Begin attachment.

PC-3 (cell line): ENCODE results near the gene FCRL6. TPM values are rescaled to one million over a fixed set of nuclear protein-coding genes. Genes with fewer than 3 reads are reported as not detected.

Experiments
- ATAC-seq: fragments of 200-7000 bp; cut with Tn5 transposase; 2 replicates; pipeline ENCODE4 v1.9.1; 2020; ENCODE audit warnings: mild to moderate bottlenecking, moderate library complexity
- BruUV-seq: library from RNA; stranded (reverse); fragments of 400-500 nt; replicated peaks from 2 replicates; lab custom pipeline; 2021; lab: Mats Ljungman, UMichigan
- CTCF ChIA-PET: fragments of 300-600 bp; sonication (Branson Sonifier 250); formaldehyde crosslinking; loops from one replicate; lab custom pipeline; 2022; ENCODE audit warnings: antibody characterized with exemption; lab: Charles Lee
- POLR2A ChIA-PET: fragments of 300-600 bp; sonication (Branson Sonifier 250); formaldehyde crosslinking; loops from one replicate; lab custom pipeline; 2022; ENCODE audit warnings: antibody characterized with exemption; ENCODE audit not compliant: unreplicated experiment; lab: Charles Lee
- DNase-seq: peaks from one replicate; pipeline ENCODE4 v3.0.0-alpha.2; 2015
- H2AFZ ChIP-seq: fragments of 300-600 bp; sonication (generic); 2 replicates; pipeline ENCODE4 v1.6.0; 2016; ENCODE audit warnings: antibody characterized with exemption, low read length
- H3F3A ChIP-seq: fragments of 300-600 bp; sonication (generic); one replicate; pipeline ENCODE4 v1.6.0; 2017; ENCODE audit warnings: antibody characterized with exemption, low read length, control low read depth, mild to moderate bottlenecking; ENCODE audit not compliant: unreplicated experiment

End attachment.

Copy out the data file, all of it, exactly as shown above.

PC-3 (cell line): ENCODE results near the gene FCRL6. TPM values are rescaled to one million over a fixed set of nuclear protein-coding genes. Genes with fewer than 3 reads are reported as not detected.

Experiments
- ATAC-seq: fragments of 200-7000 bp; cut with Tn5 transposase; 2 replicates; pipeline ENCODE4 v1.9.1; 2020; ENCODE audit warnings: mild to moderate bottlenecking, moderate library complexity
- BruUV-seq: library from RNA; stranded (reverse); fragments of 400-500 nt; replicated peaks from 2 replicates; lab custom pipeline; 2021; lab: Mats Ljungman, UMichigan
- CTCF ChIA-PET: fragments of 300-600 bp; sonication (Branson Sonifier 250); formaldehyde crosslinking; loops from one replicate; lab custom pipeline; 2022; ENCODE audit warnings: antibody characterized with exemption; lab: Charles Lee
- POLR2A ChIA-PET: fragments of 300-600 bp; sonication (Branson Sonifier 250); formaldehyde crosslinking; loops from one replicate; lab custom pipeline; 2022; ENCODE audit warnings: antibody characterized with exemption; ENCODE audit not compliant: unreplicated experiment; lab: Charles Lee
- DNase-seq: peaks from one replicate; pipeline ENCODE4 v3.0.0-alpha.2; 2015
- H2AFZ ChIP-seq: fragments of 300-600 bp; sonication (generic); 2 replicates; pipeline ENCODE4 v1.6.0; 2016; ENCODE audit warnings: antibody characterized with exemption, low read length
- H3F3A ChIP-seq: fragments of 300-600 bp; sonication (generic); one replicate; pipeline ENCODE4 v1.6.0; 2017; ENCODE audit warnings: antibody characterized with exemption, low read length, control low read depth, mild to moderate bottlenecking; ENCODE audit not compliant: unreplicated experiment